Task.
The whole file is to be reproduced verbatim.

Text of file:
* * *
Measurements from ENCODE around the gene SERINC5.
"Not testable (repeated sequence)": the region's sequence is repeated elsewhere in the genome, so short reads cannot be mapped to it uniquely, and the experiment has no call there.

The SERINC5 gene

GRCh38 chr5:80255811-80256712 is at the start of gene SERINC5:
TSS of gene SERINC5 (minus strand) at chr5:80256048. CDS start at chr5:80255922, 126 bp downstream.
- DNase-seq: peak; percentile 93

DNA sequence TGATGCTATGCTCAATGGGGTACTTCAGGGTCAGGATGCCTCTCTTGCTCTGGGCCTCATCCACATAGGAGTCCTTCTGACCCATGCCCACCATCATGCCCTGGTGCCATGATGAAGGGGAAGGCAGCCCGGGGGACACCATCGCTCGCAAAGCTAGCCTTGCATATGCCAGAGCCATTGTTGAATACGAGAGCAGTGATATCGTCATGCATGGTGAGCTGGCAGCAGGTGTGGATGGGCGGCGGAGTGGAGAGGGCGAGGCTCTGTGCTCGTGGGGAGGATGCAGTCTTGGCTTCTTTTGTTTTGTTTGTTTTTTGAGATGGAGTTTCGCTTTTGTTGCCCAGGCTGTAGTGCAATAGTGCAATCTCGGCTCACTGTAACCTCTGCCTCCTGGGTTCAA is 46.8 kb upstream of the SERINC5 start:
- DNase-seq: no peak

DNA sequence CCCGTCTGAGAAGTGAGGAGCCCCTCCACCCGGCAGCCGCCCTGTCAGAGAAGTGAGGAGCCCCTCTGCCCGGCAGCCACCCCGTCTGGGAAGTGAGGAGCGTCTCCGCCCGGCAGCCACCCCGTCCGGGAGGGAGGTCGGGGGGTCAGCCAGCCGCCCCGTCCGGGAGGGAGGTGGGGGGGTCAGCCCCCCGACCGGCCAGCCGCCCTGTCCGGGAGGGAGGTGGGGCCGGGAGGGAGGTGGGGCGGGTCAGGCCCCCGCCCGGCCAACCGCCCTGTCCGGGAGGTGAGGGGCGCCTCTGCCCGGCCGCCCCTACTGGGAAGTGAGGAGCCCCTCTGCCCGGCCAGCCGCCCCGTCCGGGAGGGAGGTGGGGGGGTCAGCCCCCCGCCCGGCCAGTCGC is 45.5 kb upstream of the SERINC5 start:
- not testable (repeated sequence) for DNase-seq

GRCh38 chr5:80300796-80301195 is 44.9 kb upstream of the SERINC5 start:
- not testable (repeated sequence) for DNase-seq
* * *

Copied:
Measurements from ENCODE around the gene SERINC5.
"Not testable (repeated sequence)": the region's sequence is repeated elsewhere in the genome, so short reads cannot be mapped to it uniquely, and the experiment has no call there.

The SERINC5 gene

GRCh38 chr5:80255811-80256712 is at the start of gene SERINC5:
TSS of gene SERINC5 (minus strand) at chr5:80256048. CDS start at chr5:80255922, 126 bp downstream.
- DNase-seq: peak; percentile 93

DNA sequence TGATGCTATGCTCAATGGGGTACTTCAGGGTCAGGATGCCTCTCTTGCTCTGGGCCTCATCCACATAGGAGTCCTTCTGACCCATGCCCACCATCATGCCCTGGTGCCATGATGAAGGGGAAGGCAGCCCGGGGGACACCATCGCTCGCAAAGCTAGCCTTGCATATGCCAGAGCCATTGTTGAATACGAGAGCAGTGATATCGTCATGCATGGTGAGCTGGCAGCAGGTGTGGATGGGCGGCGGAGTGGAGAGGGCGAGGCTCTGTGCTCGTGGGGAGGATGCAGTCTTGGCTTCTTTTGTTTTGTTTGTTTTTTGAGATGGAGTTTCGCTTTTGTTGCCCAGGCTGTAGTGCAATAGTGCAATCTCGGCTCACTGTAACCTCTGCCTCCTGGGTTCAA is 46.8 kb upstream of the SERINC5 start:
- DNase-seq: no peak

DNA sequence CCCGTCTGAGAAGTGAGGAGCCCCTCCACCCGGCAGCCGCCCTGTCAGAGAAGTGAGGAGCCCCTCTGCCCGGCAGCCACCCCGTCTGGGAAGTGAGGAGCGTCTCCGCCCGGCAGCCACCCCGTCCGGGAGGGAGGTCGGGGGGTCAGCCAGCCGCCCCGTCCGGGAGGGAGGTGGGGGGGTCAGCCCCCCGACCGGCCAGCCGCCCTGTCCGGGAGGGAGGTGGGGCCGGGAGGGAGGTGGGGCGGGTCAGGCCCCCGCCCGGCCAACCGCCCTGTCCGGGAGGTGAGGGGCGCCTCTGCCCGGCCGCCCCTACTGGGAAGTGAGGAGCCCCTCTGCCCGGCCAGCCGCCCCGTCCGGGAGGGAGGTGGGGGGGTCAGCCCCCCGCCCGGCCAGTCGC is 45.5 kb upstream of the SERINC5 start:
- not testable (repeated sequence) for DNase-seq

GRCh38 chr5:80300796-80301195 is 44.9 kb upstream of the SERINC5 start:
- not testable (repeated sequence) for DNase-seq